EDNA is a framework for developing plugin-based applications especially for online data analysis in the X-ray experiments field ( A EDNA data analysis server is using pyFAI as an integration engine (on the GPU) on the ESRF BioSaxs beamline, BM29. The server is running 24x7 with a processing frequency from 0.1 to 10 Hz.


The Library for Image Acquisition, developped at the European synchrotron is used worldwide to control any types of cameras. A pyFAI plugin has been written to integrate images on the fly without saving them. (no more tested).


NanoPeakCell (NPC) is a python-software intended to pre-process your serial crystallography raw-data into ready-to-be-inedexed images with CrystFEL, cctbx.xfel and nXDS. NPC is able to process data recorded at SACLA and LCLS XFELS, as well as data recorded at any synchrotron beamline. A graphical interface is deployed to visualize your raw and pre-processed data.

Developed at IBS (Grenoble) by N. Coquelle


A Python library for reduction of 2D grazing-incidence X-ray scattering data developped at ESRF (ID13) by Thomas DANE.

Grazing-incidence X-ray scattering techniques (GISAXS, GIWAXS/GID) allow the study of thin films on surfaces that would otherwise be unmeasurable in standard transmission geometry experiments. The fixed incident X-ray angle gives rise to a distortion in the diffraction patterns, which is extreme at wide-angles. The pygix library provides routines for projecting 2D detector images into corrected reciprocal space maps, radial transformations and line profile extraction using pyFAI’s regrouping functions.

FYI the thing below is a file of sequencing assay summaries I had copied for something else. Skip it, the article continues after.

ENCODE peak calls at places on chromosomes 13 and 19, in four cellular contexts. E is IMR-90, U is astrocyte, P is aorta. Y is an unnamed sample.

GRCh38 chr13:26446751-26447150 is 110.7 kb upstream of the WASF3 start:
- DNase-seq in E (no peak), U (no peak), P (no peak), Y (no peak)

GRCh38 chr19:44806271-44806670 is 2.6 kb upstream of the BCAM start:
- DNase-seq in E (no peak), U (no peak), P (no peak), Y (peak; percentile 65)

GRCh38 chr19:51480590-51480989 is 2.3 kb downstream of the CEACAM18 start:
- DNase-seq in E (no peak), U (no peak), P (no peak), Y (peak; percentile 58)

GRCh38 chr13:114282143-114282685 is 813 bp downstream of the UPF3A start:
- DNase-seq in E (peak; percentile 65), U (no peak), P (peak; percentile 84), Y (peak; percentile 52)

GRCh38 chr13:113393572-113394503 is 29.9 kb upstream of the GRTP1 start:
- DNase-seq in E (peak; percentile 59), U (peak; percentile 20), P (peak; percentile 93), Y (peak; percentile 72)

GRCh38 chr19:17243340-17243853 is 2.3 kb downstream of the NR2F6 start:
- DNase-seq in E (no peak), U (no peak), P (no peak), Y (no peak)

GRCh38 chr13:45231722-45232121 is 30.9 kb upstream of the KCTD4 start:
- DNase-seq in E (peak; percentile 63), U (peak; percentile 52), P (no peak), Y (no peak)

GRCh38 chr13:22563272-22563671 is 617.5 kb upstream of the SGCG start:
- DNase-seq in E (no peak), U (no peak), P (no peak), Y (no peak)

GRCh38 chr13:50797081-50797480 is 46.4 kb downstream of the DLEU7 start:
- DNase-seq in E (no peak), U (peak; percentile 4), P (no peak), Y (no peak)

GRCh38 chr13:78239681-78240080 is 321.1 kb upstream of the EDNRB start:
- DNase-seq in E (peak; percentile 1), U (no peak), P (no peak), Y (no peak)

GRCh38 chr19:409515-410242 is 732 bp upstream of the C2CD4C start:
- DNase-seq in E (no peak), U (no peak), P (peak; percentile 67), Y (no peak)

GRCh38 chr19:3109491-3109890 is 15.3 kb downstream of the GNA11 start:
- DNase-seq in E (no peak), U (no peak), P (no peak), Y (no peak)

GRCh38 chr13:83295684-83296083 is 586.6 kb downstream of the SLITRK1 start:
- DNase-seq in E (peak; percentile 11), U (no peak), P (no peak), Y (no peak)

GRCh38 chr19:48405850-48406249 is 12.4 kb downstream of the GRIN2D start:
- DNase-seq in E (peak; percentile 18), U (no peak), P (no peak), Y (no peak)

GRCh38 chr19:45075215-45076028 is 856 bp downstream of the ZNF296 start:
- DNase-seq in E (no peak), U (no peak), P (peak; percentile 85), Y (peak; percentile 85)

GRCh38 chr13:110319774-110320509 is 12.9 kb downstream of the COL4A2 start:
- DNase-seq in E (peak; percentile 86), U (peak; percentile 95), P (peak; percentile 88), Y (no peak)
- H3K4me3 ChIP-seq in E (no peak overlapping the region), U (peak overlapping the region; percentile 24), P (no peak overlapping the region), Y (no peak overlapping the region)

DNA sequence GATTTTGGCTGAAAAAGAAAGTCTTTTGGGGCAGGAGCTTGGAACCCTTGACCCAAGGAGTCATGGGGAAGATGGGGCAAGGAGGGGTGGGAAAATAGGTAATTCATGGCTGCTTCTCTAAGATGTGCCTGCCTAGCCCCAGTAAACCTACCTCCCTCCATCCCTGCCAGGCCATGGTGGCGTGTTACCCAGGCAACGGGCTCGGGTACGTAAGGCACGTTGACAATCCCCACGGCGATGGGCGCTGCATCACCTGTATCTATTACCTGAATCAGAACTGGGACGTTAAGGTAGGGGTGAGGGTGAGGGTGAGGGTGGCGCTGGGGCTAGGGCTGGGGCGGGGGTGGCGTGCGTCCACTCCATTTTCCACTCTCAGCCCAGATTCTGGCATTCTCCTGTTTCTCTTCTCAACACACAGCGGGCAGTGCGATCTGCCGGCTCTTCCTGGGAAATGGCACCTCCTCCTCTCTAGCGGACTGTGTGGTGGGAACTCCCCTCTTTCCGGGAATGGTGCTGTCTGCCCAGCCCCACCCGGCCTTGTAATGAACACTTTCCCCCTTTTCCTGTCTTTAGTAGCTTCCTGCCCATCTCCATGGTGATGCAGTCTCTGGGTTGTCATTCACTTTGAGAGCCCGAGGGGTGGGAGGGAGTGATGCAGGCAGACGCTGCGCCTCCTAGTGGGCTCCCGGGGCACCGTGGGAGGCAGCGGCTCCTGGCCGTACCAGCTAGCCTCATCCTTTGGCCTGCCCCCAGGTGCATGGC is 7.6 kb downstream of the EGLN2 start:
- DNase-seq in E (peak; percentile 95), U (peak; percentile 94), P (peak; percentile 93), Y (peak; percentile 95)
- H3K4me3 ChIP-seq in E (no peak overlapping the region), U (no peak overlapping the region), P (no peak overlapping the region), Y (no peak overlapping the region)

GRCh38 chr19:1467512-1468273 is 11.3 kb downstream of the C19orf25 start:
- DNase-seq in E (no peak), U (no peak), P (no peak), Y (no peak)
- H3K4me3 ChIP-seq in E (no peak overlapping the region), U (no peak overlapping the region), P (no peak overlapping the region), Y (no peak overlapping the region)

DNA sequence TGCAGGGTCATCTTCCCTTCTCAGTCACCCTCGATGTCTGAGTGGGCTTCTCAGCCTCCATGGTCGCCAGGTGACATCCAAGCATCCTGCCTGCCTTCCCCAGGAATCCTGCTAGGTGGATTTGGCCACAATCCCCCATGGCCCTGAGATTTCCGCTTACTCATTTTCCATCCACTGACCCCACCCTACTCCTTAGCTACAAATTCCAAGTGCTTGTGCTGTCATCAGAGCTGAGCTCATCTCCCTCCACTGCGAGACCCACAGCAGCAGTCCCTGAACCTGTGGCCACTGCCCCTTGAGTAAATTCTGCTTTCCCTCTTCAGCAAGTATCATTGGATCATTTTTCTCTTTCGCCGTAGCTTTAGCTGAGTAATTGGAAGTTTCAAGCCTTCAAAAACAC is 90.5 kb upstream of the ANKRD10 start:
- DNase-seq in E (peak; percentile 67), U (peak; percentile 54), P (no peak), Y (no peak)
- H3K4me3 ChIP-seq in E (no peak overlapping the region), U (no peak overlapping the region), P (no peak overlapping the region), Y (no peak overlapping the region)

Python for Small Angle X-ray Scattering data acquisition, treatment and computation of model SAXS intensities.

Developed at CEA Saclay by O. Taché and available on PyPI.


Xi-cam is developed by Ronald Pandolfi, Dinesh Kumar, Singanallur Venkatakrishnan and Alexander Hexemer at ALS.

Xi-cam aims to provide a community driven platform for multimodal analysis in synchrotron science. The platform core provides a robust plugin infrastructure for extensibility, allowing continuing development to simply add further functionality. Current modules include tools for characterization with (GI)SAXS, Tomography, and XAS. This will continue to serve as a development base as algorithms for multimodal analysis develop.

Seamless remote data access, visualization and analysis are key elements of Xi-CAM, and will become critical to synchrotron data infrastructure as expectations for future data volume and acquisition rates rise with continuously increasing throughputs. The highly interactive design elements of Xi-cam will similarly support a generation of users which depend on immediate data quality feedback during high-throughput or burst acquisition modes.


Developed by the Billinge Group, this commercial software is described in arXiv 1402.3163 (2014)

xPDFsuite is an application that facilitates the workflow of atomic pair distribution function analysis of x-ray diffraction measurements from complex materials. It is specially designed to help the scientist visualize, handle and process large numbers of datasets that is common when working with high throughput modern synchrotron sources. It has a full-featured interactive graphical user interface (GUI) with 3D and 3D graphics for plotting data and it incorporates a number of powerful packages for integrating 2D powder diffraction images, analyzing the curves to obtain PDFs and then tools for assessing the data and modeling it. It is available from